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Originally posted by Praetorius
reply to post by Southern Guardian
I personally couldn't care less about "disgruntlement" - if I don't have anyone WORTH voting for, I'm not going to bother. Romney may talk a good game (according to some people, anyway...), but I'm still waiting for someone to give me 3 fundamental and significant differences between his and Obama's policies.
edit on 6/6/2012 by Praetorius because: (no reason given)
But that's still not enough to think you would get change. Even with Ron Paul. You have an entire Congress to contend with. Any President or Presidential candidate can get as specific as they want about their personal policies, you have to vote in a Congress willing to back those visions and policies. Well, only a certain number of seats are up for election every two years. To realistically turn over Congress to the point that any President could get his policies in place would take more than the potential eight years of Presidency, and by that time the American voting public will have lost patience.
That is what Ron Paul the President would face.
Originally posted by Southern Guardian
Ron Paul has made it clear, he will not win the nomination
Texas Rep. Ron Paul acknowledged in a message to supporters Wednesday evening that he will not end up with enough delegates to win the Republican presidential nomination -- an obvious statement that may still come as a disappointment to the congressman's hard-core supporters.
Paul urged his backers to use the Republican National Convention in Tampa as an opportunity to advocate for their policy priorities, and pointed to several down-ballot races where like-minded candidates could use support.
(Also on POLITICO: The 25 best quotes from Ron Paul’s 2012 campaign)
"When it is all said and done, we will likely have as many as 500 supporters as delegates on the Convention floor. That is just over 20 percent! And while this total is not enough to win the nomination, it puts us in a tremendous position to grow our movement and shape the future of the GOP!" Paul said in the message. "There are many issues to fight for in Tampa. Also, candidates like Justin Amash, Kurt Bills, and Thomas Massie need your support as we move into the fall."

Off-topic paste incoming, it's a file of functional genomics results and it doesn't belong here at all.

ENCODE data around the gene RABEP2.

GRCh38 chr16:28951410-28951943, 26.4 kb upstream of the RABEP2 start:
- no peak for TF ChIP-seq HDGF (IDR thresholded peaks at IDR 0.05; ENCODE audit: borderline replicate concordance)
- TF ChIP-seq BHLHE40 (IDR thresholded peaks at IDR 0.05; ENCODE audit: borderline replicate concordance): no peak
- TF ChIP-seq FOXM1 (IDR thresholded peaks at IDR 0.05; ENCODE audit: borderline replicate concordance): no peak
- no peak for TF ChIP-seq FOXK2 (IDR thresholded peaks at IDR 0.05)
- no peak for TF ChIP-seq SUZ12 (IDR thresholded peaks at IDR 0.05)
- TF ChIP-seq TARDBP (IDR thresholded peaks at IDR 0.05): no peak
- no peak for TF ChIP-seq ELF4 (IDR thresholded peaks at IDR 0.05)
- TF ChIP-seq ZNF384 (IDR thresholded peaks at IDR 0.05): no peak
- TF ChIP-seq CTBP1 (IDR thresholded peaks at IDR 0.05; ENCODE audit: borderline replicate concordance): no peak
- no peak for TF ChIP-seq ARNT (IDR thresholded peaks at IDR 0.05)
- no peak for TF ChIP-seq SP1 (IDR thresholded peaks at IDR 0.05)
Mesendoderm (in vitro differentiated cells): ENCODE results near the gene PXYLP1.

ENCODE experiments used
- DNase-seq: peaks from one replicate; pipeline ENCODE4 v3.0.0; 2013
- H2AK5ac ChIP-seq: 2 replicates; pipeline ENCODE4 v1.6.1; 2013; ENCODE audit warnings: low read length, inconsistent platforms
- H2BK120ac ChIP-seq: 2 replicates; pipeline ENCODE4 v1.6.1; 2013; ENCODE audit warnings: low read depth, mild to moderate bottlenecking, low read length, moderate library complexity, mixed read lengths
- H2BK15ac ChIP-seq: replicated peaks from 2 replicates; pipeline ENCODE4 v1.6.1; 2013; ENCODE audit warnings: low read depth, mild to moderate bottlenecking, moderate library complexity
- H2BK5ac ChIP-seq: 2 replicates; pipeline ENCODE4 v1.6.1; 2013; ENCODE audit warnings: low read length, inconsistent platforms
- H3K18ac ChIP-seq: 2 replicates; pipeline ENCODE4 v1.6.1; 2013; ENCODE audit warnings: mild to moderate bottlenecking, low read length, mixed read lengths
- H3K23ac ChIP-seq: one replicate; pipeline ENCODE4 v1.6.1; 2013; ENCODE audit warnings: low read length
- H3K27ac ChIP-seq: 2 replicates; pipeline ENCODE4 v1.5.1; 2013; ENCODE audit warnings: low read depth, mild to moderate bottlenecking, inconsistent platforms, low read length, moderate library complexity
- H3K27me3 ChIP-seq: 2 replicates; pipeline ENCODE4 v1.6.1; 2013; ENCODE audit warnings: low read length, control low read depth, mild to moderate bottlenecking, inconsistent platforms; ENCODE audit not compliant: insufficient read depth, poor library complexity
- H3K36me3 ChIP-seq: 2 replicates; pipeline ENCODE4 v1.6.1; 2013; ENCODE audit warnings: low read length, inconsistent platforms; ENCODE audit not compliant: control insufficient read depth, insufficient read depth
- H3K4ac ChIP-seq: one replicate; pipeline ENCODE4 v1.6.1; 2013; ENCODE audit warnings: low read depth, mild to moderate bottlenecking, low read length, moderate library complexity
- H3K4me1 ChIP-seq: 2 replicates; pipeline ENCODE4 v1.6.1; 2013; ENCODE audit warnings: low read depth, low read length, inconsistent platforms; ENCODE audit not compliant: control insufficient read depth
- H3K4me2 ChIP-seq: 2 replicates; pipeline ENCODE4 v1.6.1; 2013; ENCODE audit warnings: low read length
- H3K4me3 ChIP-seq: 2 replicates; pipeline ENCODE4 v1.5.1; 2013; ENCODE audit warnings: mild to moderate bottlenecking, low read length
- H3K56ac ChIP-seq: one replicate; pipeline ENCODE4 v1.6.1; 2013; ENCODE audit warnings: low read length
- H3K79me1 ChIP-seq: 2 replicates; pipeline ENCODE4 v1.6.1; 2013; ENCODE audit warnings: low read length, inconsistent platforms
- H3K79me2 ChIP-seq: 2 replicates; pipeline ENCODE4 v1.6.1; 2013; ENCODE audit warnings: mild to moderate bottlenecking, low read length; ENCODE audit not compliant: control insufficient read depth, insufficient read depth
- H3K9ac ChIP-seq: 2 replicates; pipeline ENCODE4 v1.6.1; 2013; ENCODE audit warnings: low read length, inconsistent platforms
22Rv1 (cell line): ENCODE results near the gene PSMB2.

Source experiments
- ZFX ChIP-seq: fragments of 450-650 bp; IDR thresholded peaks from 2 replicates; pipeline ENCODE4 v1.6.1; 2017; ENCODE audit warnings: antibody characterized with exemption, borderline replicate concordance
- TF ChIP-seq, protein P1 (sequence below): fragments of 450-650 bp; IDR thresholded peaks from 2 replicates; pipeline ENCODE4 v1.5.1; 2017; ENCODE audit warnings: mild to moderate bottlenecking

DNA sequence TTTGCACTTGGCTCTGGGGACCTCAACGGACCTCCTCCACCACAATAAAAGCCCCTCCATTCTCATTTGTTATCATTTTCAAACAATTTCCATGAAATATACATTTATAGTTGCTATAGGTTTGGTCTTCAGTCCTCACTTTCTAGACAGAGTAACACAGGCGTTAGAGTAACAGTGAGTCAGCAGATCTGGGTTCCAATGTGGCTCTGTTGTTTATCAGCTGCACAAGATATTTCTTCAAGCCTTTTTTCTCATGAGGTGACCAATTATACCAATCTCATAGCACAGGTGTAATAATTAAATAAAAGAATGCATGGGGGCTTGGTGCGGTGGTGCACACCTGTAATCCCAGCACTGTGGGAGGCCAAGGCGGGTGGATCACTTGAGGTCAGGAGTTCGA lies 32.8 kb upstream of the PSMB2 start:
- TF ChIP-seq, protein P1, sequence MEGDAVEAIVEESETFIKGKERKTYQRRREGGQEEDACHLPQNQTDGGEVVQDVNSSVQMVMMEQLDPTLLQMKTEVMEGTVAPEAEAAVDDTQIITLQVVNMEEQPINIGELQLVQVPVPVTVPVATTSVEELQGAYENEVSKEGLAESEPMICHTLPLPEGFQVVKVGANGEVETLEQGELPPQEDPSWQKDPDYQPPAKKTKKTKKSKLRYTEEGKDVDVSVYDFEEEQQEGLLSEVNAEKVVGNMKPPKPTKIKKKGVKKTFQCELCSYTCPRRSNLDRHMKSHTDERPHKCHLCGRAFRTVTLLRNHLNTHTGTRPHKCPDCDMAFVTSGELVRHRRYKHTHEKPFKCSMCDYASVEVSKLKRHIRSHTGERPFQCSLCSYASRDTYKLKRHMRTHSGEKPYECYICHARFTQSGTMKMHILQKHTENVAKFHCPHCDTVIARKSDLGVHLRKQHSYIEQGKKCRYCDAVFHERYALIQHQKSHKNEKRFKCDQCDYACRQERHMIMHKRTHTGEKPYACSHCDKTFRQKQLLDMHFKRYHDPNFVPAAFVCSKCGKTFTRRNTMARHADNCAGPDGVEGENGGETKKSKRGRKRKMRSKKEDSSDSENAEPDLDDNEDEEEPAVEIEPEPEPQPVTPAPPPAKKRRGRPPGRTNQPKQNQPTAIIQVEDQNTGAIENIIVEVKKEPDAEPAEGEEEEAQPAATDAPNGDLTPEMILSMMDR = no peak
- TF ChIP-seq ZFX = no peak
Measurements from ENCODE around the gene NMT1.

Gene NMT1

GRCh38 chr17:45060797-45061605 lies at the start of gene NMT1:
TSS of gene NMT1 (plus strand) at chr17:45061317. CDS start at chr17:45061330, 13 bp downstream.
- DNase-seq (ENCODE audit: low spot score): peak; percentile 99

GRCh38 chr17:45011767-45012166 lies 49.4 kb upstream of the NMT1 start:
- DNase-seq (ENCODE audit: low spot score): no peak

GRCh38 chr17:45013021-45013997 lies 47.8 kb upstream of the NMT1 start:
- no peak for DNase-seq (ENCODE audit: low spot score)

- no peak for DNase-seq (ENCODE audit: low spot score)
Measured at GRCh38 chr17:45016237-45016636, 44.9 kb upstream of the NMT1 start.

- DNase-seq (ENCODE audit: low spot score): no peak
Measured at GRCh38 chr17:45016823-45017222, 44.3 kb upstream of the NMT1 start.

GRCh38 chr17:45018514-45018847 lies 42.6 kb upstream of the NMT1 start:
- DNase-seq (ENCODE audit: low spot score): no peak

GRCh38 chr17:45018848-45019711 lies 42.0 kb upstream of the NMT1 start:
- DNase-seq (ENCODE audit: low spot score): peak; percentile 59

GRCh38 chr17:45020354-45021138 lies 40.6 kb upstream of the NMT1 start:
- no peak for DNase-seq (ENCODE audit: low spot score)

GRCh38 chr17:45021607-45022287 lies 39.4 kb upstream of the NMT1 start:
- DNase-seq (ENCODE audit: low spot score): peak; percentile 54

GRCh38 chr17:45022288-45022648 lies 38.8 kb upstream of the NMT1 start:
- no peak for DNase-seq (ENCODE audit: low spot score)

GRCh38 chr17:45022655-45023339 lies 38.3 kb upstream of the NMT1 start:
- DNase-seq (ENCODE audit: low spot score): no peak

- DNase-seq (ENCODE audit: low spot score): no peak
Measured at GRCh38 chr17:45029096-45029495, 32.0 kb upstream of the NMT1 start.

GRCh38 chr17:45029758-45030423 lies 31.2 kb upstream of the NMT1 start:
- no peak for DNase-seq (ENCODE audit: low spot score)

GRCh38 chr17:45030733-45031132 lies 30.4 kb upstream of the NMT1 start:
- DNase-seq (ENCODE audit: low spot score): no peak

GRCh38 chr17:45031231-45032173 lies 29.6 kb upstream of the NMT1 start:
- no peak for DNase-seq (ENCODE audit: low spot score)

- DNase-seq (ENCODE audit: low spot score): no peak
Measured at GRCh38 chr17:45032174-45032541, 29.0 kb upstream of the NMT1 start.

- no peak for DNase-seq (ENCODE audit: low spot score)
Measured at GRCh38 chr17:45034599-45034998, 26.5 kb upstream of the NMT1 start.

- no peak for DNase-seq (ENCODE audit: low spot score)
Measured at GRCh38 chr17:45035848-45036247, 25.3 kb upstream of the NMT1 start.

The funniest part of the article is that he predicts he'll have as much as 500 delegates come convention time. That's not going to happen, not by a long shot. Nevertheless Ronnie is not banking on winning the nomination, and I'm not surprised. To me Ron Paul stopped taking his run toward the nomination seriously when he decided to not actively campaign in major states like Florida or Texas, or when he stopped actively campaigning, period. It was just his supporters that were in serious denial (and many of them still are on this board). I'm beginning to think that Paul's agenda and goals are not so much in line with those of his supporters.
These two statements from both Ron and Rand Paul are very interesting:
"And while this total is not enough to win the nomination, it puts us in a tremendous position to grow our movement and shape the future of the GOP"
(on Ron Paul) "he's been nothing but an asset to the Republican party. He's brought alot of youthful enthusiasm, alot of indepedents, alot of people who have become disgruntled with the Republican party:
I have no doubt that most Paul supporters will end up voting for Romney come November, most of them will inevitably fall in line. But nevertheless both Rand and Ron Paul have been doing a good job returning voters to the fold, the GOP needs all the support they can get. Romney is also being smart in not attacking Ron Paul, he'll be smarter in taking on Rand or Ron Paul onto the ticket as well.edit on 6-6-2012 by Southern Guardian because: (no reason given)